And they removed the burnt offerings,.... Either such of the lambs and kids as were designed for burnt offerings for the people; these they separated from those that were for the passover; or they removed from them what was to be burnt, the fat of the inwards, of the kidneys, and the caul on the liver:

that they might give; the rest for the passover:

according to the divisions of the families of the people, to offer unto the Lord; according to the number of them:

as it is written in the book of Moses; see Leviticus 3:3,

and so did they with the oxen; such of them as were appointed for burnt offerings were set apart by themselves, and such as were for peace offerings; what of them were to be burnt, as those before mentioned, were taken from them.

And they removed the {g} burnt offerings, that they might give according to the divisions of the families of the people, to offer unto the LORD, as it is written in the book of Moses. And so did they with the oxen.

(g) They reserved for the people that which was not expedient to be offered, that every man might offer peace offerings, and so have his portion.

EXEGETICAL (ORIGINAL LANGUAGES)
12. that they might give according to the divisions of the families of the people] R.V. that they might give them according to the divisions of the fathers’ houses of the children of the people.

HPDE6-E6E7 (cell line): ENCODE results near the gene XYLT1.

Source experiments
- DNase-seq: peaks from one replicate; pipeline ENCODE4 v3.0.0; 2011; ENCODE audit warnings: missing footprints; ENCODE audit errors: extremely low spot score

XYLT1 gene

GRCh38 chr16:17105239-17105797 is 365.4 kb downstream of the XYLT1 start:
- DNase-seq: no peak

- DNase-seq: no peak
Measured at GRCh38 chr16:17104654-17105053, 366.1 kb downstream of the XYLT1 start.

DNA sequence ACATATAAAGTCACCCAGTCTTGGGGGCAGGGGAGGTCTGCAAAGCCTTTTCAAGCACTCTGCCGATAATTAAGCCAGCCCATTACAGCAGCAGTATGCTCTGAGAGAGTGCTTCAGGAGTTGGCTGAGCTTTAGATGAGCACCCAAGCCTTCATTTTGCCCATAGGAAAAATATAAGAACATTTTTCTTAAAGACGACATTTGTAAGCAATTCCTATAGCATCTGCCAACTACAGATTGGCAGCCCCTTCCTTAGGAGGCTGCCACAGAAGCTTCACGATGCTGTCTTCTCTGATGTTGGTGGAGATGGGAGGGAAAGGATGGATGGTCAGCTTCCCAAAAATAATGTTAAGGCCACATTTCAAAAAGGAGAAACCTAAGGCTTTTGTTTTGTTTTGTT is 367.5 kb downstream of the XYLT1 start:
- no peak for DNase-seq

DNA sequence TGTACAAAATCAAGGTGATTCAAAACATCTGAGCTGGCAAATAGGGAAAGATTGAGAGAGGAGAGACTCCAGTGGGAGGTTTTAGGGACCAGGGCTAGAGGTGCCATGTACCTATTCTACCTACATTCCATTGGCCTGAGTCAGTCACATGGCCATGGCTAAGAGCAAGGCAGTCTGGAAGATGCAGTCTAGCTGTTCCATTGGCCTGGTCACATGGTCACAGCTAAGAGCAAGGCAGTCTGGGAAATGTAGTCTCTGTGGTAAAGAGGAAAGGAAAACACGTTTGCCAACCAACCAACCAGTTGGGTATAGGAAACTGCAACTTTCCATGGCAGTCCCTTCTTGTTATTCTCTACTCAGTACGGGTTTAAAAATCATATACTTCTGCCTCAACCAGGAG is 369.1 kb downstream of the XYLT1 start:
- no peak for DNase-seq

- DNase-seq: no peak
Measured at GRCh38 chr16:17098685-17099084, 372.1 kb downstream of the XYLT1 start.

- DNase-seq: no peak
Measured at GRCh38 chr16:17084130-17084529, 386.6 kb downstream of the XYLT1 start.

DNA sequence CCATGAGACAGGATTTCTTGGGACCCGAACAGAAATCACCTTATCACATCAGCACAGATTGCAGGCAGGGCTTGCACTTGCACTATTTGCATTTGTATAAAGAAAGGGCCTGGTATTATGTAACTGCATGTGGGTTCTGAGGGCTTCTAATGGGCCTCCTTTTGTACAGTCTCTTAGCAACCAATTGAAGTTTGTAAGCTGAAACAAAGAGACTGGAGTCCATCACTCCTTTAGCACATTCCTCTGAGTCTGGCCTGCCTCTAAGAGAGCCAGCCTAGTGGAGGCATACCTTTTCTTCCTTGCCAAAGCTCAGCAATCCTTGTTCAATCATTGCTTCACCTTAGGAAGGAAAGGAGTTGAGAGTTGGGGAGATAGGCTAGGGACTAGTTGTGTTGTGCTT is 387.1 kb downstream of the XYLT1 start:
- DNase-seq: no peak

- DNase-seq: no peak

Verse 12. - Removed; i.e. cut off; the verso purporting that those who officiated cut off those portions of the animals slain which were of the nature of burnt offering, that they might be taken by the offering worshippers to the priests at the altars, there to be entirely consumed. Of the people; probably better, literally, to the children of the people, i.e. "to the people" (Leviticus 3:3-16). 2 Chronicles 35:12"And they took away the burnt-offerings, to give them to the divisions of the fathers'-houses of the sons of the people, to offer unto the Lord, as it is written in the book of Moses; and so also in regard to the oxen." הסיר signifies the taking off or separating of the pieces intended to be burnt upon the altar from the beasts slain for sacrifice, as in Leviticus 3:9., Leviticus 4:31. העלה, in this connection, can only signify the parts of the paschal lamb which were to be burnt upon the altar, viz., the same parts which were separated from sheep and goats when they were brought as thank-offerings and burnt upon the altar (Leviticus 3:6-16). These pieces are here called העלה, because they not only were wholly burnt like the burnt-offering, but also were burnt upon the flesh of the evening burnt-offering to God, for a savour of good pleasure; cf. Leviticus 3:11, Leviticus 3:16, with Leviticus 1:13. They cannot have been special burnt-offerings, which were burnt along with or at the same time with the fat of the paschal lambs; for there were no special festal burnt-offerings, besides the daily evening sacrifice, prescribed for the passover on the evening of the 14th Nisan; and the oxen given by the king and the princes for the passover are specially mentioned in the concluding clause of the verse, לבּקר וכן, so that they cannot have been included in העלה. The suffix in לתתּם might be referred to הפּסח: to give the paschal lambs, after the עלה had been separated from them, to the divisions of the people. But the following ליהוה להקריב does not harmonize with that interpretation; and the statement in 2 Chronicles 35:13, that the Levites gave the roasted and boiled flesh to the sons of the people, is still more inconsistent with it. We must consequently refer לתתּם to the immediately preceding noun, העלה: to give the parts separated from the paschal lambs to be burnt upon the altar to the divisions of the people, that they might offer them to the Lord. This can only mean that each division of the fathers'-houses of the people approached the altar in turn to give the portions set apart from the עלה to the priests, who then offered them on the fire of the altar to the Lord. On בס כּכּתוּב Gusset. has already rightly remarked: Lex Mosis hic allegatur non quasi omnia illa quae praecedunt, exprimerentur in ipsa, sed respective seu respectu eorum quae mandata erant; quibus salvis adjungi potuerunt quidam modi agendi innocui et commodi ad legis jussa exsequenda. לבּקר וכן, and so was it done also with the oxen, which consequently were not offered as burnt-offerings, but as thank-offerings, only the fat being burnt upon the altar, and the flesh being used for sacrificial meals.